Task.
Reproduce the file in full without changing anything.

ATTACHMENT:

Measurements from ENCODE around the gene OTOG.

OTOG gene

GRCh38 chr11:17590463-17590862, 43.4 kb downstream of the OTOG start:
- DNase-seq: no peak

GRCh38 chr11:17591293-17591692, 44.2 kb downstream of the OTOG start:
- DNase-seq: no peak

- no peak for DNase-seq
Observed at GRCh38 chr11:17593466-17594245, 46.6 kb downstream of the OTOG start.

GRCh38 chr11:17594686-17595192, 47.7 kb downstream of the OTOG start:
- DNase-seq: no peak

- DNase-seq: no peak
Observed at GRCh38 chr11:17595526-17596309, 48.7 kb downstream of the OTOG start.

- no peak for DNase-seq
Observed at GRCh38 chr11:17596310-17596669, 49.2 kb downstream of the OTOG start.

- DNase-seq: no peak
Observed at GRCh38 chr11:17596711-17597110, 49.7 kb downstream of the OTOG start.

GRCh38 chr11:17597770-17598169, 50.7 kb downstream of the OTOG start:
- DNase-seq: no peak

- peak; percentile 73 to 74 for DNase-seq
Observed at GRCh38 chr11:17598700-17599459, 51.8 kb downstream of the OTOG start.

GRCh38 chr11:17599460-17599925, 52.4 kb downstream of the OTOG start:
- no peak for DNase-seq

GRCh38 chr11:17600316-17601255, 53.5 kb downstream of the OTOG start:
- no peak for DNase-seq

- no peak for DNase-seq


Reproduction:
Measurements from ENCODE around the gene OTOG.

OTOG gene

GRCh38 chr11:17590463-17590862, 43.4 kb downstream of the OTOG start:
- DNase-seq: no peak

GRCh38 chr11:17591293-17591692, 44.2 kb downstream of the OTOG start:
- DNase-seq: no peak

- no peak for DNase-seq
Observed at GRCh38 chr11:17593466-17594245, 46.6 kb downstream of the OTOG start.

GRCh38 chr11:17594686-17595192, 47.7 kb downstream of the OTOG start:
- DNase-seq: no peak

- DNase-seq: no peak
Observed at GRCh38 chr11:17595526-17596309, 48.7 kb downstream of the OTOG start.

- no peak for DNase-seq
Observed at GRCh38 chr11:17596310-17596669, 49.2 kb downstream of the OTOG start.

- DNase-seq: no peak
Observed at GRCh38 chr11:17596711-17597110, 49.7 kb downstream of the OTOG start.

GRCh38 chr11:17597770-17598169, 50.7 kb downstream of the OTOG start:
- DNase-seq: no peak

- peak; percentile 73 to 74 for DNase-seq
Observed at GRCh38 chr11:17598700-17599459, 51.8 kb downstream of the OTOG start.

GRCh38 chr11:17599460-17599925, 52.4 kb downstream of the OTOG start:
- no peak for DNase-seq

GRCh38 chr11:17600316-17601255, 53.5 kb downstream of the OTOG start:
- no peak for DNase-seq

- no peak for DNase-seq